Enriching the classroom in Black History Month

By York Notes Series Consultant, Mike Gould


‘Your door is shut against my tightened face,

And I am sharp as steel with discontent;

But I possess the courage and the grace

To bear my anger proudly and unbent.’


These lines, written by black American poet Claude McKay, who died in 1948, might well have been written today. The lines are taken from McKay’s symbolically-named poem ‘The White House’, which is included in our Introduction to Poetry student pack. McKay deserves wider recognition not only for the quality of his work but also because the issues he raises - such as inequality, and how to respond to discrimination - have become even more stark over recent months. But, during Black History Month, how can we as English teachers ensure that giving attention to writers such as McKay becomes a more permanent fixture in the classroom? Here are four suggestions:

1. Expand horizons

Whilst it is comforting and sensible to teach what we know and like, sometimes challenging ourselves with new texts can be refreshing and rewarding. The limits of GCSE set texts are well known, but even within them we can branch out, thus rather than Macbeth, why not use the much-less-studied The Merchant of Venice as a springboard into discussions of race? Or for a British-Asian perspective on childhood, Meera Syal’s Anita and Me rather than An Inspector Calls? Edexcel’s addition of new set texts including works by Malorie Blackman and Tanika Gupta is a welcome step, but a real measure of progress will be how many of us take the plunge and adopt these texts for exam study.

And of course, while they are relatively sparse within the set poetry lists for each exam board, there are poems which, like McKay’s, explore the lived experience of black and Asian writers, for example in the positive and uplifting ‘Singh Song!’ by Daljit Nagra, whom we had the pleasure of interviewing in July. It is gratifying, too, to see Edexcel have introduced a new supplement to their anthology called ‘Belonging’, featuring poems by Grace Nichols, Imtiaz Dharker and Kayo Chingonyi, to name a few.

2. Expand the curriculum

But, beyond this, how can we fit more study of black and Asian writers into an already squeezed curriculum? Many of the skills central to GCSE English Language and Literature can be developed via the rich sources which are available to us all. David Olusoga’s ground-breaking documentary series ‘Black and British: a Forgotten History’ can still be watched on BBC iPlayer, noteworthy not least for the rhetorical brilliance of Olusoga’s central argument about the complexity of black history in the UK. On the British Library website, students can deconstruct texts by writers such as Andrea Levy or less well known voices such as Verona Pettigrew, a Jamaican immigrant to the UK in the 1950s.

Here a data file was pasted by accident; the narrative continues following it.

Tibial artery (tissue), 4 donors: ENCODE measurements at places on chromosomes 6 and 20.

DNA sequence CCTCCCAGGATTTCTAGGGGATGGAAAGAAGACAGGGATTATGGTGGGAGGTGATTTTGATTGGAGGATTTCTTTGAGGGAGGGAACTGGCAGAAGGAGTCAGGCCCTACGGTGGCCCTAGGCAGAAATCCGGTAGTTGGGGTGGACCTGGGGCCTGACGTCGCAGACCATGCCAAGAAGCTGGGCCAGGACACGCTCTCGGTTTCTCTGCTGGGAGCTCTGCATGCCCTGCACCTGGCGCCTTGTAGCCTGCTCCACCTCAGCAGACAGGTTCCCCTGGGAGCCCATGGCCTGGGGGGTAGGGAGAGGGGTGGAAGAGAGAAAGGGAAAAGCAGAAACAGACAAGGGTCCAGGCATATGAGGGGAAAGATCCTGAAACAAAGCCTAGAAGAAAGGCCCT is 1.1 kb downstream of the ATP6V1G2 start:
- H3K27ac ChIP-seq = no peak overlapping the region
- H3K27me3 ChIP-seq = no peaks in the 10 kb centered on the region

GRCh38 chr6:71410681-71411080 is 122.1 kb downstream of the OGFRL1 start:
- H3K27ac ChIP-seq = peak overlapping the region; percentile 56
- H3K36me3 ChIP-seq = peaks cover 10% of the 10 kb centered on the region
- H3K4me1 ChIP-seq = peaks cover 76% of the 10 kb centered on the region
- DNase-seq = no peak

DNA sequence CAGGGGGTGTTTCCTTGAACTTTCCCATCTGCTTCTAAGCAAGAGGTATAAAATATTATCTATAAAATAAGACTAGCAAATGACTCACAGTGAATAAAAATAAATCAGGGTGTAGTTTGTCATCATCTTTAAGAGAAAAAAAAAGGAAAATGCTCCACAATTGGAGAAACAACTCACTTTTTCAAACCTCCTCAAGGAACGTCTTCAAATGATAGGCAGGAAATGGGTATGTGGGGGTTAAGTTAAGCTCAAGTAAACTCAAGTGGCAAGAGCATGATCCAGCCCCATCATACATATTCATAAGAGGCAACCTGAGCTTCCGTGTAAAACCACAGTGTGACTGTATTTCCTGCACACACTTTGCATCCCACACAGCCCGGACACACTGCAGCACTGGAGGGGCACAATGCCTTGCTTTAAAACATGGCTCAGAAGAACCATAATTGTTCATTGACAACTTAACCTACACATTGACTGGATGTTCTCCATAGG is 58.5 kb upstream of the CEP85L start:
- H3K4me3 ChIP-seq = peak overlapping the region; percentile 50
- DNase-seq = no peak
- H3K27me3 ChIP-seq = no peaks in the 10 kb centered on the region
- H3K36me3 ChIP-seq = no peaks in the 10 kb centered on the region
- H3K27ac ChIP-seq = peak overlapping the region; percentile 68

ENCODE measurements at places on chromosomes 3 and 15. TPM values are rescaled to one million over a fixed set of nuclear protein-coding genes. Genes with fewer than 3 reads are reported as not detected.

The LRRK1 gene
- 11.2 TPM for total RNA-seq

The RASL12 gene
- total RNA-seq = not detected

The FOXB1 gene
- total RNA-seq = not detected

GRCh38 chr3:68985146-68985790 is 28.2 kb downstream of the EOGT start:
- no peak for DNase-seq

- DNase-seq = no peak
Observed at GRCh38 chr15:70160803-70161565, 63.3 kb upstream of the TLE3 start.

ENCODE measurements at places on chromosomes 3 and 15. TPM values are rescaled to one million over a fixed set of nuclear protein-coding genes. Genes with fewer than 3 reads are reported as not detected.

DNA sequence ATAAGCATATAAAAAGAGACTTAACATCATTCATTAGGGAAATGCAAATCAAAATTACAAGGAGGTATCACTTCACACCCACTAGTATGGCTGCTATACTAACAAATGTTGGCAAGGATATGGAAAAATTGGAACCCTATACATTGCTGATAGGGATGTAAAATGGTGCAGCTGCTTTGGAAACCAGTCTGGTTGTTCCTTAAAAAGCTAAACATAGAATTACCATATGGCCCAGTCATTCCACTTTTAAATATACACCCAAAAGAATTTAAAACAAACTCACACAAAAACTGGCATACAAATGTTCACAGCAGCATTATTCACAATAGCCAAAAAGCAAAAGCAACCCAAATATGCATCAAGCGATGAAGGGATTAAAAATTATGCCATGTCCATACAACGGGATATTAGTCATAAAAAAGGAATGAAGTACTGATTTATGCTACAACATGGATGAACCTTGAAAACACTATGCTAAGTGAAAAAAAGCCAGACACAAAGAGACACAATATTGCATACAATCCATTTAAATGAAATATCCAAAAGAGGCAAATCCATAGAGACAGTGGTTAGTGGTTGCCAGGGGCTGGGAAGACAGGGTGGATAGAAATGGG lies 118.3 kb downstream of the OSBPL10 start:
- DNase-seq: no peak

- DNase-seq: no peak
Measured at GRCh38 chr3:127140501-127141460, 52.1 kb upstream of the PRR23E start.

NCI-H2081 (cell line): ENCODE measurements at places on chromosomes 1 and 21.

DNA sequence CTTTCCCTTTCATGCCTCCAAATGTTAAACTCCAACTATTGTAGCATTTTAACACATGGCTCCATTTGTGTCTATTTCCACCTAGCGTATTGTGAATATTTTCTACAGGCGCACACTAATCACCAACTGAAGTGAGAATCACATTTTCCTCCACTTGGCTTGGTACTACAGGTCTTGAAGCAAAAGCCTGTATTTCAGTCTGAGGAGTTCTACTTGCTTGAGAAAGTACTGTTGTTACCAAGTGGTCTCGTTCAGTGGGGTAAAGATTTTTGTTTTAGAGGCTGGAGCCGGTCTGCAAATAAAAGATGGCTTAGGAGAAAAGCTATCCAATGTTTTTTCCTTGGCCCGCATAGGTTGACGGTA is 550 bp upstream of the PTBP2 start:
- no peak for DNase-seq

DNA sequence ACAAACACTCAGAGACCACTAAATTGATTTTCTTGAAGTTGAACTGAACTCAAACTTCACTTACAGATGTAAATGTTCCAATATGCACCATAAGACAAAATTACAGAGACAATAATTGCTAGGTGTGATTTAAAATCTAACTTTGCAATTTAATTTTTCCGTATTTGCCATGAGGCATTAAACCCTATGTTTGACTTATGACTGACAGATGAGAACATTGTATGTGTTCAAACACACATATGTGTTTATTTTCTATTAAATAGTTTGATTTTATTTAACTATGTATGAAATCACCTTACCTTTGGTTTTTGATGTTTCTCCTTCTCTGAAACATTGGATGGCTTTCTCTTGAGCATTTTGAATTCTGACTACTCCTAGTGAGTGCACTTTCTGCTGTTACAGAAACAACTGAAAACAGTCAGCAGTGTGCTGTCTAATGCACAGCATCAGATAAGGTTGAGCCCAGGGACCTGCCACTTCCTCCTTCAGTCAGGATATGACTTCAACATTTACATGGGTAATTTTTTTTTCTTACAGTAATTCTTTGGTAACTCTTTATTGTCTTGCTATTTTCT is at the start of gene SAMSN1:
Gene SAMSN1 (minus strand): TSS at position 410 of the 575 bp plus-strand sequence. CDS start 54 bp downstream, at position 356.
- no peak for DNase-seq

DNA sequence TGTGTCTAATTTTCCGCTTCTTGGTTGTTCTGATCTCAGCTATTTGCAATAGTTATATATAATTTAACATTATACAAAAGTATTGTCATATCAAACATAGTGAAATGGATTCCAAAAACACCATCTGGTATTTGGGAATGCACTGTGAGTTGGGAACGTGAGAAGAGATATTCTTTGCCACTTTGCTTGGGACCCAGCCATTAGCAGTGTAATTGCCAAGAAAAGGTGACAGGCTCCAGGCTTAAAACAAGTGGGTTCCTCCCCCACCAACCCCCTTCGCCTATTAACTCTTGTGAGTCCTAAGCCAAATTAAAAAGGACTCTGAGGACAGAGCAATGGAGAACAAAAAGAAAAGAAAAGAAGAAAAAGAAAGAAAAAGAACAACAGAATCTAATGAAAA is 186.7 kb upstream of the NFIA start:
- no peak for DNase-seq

3. Delve deeper

You can find many of Claude McKay’s other poems along with an introduction to his life on poets.org. Why not set students in Key Stage 3 a short project either about him or more widely on the Harlem Renaissance and who and what it referred to? Alternatively, take a powerful poem such as ‘To the White Fiends’ and use it as a route into exploration of context – why the poem speaks to us today. Or practise comparison skills by looking at ‘Adolescence’ in which McKay looks back on his island past and read it alongside Grace Nichols’ ‘Abra-Cadabra’ which is included in our York Notes for GCSE Study and Exam Practice Guide to AQA Unseen Poetry.

4. Tap into experience

Finally, we shouldn’t forget what a rich source students themselves can be. If we are to take Black History Month seriously, and ensure it isn’t a footnote but part of our central narrative as teachers, we should help students explore their own stories, whether that is in revealing the important part oral poetry plays in Arabic culture, or tracing the Windrush stories of some students’ antecedents, helping them make sense of their own journeys both emotional and literal. My own memory of teaching in a large secondary school in Luton is of the myriad voices, Asian, Caribbean, Italian, Polish and so on – all with their own stories to be told.

For a more detailed exploration of black literary history check out our range of York Notes Companions titles:

Postcolonial Literature

20th Century American Literature

New Directions, Writing post 1990

Mike Gould is a former Head of English and Drama and author of over 150 books and other educational resources. He has worked as a lecturer in English and education at Brighton University.